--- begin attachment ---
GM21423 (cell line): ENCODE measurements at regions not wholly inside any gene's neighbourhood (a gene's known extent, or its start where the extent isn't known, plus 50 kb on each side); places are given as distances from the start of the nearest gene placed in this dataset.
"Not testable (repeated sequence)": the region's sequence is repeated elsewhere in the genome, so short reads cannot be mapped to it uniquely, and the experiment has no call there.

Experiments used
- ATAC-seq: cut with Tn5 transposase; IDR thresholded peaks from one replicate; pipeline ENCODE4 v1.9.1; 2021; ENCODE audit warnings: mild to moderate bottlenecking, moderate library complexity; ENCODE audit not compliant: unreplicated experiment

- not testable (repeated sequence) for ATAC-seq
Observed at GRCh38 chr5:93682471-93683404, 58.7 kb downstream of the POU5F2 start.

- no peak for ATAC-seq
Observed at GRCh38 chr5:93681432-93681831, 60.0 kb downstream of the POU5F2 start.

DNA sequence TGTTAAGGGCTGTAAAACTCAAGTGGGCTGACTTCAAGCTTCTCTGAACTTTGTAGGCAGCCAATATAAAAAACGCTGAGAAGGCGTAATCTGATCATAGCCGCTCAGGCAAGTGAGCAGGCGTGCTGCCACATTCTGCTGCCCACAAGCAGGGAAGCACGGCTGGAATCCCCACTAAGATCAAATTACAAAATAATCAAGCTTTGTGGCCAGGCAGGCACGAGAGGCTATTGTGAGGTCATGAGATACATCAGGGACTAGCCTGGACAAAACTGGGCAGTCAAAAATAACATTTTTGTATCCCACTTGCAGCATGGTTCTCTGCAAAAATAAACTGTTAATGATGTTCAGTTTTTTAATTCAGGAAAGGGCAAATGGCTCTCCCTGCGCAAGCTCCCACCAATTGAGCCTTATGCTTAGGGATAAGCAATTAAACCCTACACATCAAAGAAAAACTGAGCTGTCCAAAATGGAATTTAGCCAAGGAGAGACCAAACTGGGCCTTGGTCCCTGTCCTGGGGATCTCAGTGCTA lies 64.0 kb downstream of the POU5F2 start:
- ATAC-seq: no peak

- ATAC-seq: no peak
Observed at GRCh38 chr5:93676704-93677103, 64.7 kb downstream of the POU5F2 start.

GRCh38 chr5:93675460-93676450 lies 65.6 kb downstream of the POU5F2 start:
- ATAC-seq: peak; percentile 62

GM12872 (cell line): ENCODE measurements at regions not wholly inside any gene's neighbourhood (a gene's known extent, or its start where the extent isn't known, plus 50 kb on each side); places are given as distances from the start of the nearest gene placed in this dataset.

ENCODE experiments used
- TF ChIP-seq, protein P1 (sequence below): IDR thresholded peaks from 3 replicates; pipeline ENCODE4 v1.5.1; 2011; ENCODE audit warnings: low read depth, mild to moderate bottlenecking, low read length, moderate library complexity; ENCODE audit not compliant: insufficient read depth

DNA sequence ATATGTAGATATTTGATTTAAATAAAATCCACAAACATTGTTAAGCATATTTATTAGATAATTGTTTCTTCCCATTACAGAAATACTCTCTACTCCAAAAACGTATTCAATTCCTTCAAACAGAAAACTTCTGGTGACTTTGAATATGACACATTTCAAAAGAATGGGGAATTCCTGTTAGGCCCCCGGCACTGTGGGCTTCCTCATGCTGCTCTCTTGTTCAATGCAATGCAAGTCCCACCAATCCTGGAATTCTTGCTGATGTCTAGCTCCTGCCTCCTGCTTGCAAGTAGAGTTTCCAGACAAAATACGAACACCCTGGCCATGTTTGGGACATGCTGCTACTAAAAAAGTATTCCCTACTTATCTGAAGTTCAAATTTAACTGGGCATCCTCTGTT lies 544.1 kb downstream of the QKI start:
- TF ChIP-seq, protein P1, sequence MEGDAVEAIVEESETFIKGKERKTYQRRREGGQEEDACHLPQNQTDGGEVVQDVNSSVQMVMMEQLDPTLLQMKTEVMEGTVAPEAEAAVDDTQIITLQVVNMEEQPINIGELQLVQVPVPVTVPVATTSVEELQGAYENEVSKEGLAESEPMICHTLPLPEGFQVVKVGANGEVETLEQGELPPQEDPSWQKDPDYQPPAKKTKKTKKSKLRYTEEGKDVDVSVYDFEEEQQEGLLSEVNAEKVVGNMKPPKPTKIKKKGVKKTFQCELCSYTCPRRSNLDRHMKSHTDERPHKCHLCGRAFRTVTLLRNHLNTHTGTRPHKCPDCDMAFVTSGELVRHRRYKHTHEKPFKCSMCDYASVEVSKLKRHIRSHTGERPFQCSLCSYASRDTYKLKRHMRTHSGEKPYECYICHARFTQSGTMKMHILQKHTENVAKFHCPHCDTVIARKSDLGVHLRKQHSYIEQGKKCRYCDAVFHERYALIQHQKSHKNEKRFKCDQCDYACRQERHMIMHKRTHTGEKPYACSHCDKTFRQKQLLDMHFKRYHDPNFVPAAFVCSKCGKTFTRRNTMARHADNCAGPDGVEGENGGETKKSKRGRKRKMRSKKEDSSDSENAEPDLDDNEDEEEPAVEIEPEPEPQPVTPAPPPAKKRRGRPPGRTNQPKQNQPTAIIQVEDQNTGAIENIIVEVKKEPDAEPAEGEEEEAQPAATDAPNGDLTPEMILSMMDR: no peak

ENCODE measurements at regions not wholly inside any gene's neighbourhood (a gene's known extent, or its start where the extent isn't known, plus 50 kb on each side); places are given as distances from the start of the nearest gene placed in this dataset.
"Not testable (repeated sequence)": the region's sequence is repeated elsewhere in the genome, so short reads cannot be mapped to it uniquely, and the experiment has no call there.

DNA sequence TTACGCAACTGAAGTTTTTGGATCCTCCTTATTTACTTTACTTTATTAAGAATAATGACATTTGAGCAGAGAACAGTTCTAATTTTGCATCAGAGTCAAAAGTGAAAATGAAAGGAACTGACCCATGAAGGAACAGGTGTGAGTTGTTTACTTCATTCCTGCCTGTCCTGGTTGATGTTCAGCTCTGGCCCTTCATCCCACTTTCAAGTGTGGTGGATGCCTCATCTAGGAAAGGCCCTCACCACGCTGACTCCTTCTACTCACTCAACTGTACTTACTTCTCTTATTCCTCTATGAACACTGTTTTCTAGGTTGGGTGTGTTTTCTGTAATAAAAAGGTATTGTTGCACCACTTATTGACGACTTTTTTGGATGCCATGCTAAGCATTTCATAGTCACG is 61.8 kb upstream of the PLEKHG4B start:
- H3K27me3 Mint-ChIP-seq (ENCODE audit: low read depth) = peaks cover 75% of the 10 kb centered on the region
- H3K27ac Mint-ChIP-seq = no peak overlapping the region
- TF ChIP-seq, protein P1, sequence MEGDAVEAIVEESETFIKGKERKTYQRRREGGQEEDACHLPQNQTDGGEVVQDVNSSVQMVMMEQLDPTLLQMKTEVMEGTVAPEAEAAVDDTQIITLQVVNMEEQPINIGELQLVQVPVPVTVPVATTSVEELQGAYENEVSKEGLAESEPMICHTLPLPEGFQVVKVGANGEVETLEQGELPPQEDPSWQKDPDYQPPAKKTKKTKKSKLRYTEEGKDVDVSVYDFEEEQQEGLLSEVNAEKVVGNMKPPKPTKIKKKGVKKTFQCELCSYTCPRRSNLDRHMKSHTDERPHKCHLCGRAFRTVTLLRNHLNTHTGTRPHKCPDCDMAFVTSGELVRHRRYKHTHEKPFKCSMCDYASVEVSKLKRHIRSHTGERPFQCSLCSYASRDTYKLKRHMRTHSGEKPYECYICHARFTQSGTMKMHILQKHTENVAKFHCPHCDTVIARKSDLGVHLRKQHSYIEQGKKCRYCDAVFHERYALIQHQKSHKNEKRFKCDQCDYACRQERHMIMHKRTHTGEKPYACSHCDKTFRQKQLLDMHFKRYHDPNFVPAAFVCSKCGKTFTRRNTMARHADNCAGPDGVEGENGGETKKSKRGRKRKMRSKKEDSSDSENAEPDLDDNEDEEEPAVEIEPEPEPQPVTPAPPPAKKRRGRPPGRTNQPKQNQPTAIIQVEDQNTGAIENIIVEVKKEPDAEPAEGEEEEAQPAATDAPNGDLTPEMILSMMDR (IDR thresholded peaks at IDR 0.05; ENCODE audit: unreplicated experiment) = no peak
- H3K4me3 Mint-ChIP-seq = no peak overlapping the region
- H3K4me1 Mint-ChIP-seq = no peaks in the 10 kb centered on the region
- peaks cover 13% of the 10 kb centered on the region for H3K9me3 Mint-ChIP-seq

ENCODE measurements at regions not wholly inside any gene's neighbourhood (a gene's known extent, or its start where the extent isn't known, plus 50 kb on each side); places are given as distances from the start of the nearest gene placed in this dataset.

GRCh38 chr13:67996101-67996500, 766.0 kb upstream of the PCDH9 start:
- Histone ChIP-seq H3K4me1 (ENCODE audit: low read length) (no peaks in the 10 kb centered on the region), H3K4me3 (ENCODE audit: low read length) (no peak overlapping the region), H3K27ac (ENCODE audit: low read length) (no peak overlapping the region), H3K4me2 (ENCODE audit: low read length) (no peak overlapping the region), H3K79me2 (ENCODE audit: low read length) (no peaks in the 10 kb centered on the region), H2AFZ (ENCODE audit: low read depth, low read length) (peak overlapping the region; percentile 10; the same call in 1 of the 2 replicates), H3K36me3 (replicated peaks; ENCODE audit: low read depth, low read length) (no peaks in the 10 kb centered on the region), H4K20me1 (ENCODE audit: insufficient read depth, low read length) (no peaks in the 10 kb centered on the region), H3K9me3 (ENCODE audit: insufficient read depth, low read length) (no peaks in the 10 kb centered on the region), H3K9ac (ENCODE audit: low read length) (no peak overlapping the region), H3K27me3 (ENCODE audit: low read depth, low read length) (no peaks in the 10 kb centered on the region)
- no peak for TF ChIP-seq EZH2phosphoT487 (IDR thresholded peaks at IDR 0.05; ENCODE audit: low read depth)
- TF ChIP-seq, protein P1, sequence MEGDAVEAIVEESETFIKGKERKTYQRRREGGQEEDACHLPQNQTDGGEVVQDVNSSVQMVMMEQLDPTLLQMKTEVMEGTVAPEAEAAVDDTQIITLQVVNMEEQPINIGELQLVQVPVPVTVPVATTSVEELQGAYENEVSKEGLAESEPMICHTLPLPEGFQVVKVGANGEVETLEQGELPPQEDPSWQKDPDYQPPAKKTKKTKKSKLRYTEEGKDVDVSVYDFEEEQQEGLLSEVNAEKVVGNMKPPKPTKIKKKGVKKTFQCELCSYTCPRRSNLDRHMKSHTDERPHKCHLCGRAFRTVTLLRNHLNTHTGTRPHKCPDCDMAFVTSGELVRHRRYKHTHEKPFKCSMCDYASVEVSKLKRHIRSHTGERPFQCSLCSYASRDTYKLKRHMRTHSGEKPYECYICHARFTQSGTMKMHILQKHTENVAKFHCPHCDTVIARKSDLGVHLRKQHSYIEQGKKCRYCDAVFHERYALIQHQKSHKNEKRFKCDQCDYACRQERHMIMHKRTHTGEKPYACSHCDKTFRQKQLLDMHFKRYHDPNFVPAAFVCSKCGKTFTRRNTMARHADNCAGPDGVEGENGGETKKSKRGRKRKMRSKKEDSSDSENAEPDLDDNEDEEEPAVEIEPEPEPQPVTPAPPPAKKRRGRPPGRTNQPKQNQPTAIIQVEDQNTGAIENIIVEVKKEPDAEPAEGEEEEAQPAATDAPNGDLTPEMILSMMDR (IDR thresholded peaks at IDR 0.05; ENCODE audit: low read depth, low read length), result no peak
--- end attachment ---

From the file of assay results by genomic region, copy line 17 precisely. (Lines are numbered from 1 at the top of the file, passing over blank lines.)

- TF ChIP-seq, protein P1 (sequence below): IDR thresholded peaks from 3 replicates; pipeline ENCODE4 v1.5.1; 2011; ENCODE audit warnings: low read depth, mild to moderate bottlenecking, low read length, moderate library complexity; ENCODE audit not compliant: insufficient read depth